This is a great summary article from Outside Online about some recent research on the effect of low carb diets on performance during endurance events. Curious about how your diet may be affecting your performance? Want to shake off a summer nutrition slump? Reach out to chat! www.outsideonline.com/2416226/high-fat-diet-endurance-study?fbclid=IwAR3RvwxpglaMkoIln-mBMo5meQwKN8bpKN-zhx3uQkIkw3Dwz4rCcvd8t1o#close
Here in New England, the late summer weather has been feeling fall-ish, and that brought to mind one of the most common problems my clients face: adjusting their nutrition to meet changed activity levels, particularly if they like to engage in endurance activities. Here are three tips I give them to help them do so:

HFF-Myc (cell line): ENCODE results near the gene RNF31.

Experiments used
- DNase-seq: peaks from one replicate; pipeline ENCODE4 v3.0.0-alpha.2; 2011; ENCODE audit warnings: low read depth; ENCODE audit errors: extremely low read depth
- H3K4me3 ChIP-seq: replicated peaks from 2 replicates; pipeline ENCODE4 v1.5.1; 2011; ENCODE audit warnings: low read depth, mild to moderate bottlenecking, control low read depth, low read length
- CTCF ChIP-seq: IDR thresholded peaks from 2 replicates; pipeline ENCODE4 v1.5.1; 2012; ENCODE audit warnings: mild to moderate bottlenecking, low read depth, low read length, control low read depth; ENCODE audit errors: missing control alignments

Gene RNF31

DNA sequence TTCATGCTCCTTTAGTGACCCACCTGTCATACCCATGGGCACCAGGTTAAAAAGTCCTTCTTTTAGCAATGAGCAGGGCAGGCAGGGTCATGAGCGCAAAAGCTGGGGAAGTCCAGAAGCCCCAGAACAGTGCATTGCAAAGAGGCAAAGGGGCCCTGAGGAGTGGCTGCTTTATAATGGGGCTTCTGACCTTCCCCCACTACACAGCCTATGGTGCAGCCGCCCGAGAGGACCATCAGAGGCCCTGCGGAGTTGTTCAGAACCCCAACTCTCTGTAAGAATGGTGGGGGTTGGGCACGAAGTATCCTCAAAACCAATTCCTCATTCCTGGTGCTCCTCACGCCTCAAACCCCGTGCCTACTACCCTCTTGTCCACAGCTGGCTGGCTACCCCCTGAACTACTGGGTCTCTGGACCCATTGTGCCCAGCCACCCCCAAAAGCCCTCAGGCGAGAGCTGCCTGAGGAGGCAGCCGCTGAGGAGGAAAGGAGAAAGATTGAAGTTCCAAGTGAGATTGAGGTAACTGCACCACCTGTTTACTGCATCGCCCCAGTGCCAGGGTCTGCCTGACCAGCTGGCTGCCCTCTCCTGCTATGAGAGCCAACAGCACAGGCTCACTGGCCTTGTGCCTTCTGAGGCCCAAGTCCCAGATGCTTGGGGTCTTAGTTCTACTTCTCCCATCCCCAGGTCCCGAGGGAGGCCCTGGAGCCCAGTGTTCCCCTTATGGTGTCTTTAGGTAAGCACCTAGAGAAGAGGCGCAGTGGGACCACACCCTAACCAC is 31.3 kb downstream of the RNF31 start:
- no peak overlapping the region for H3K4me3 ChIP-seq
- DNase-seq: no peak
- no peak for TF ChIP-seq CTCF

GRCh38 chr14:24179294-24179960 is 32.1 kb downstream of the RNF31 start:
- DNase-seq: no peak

If you need help figuring out how to adjust your food strategy to accommodate the change in the seasons, I’d love to chat!
Does counting calories work? It’s a useful tool for some, and an exercise in frustration for many. While the title of a new piece from The Economist is a bit sensationalized, it does a good job of explaining some of the factors behind why calorie counting alone may not be adequate to achieve weight loss. Is calorie counting going to go away? No, because as a colleague commented to me when we were discussing this article, calorie counting is the best we’ve got. Want to learn more? Here’s the article: https://www.economist.com/news/2019/03/16/death-of-the-calorie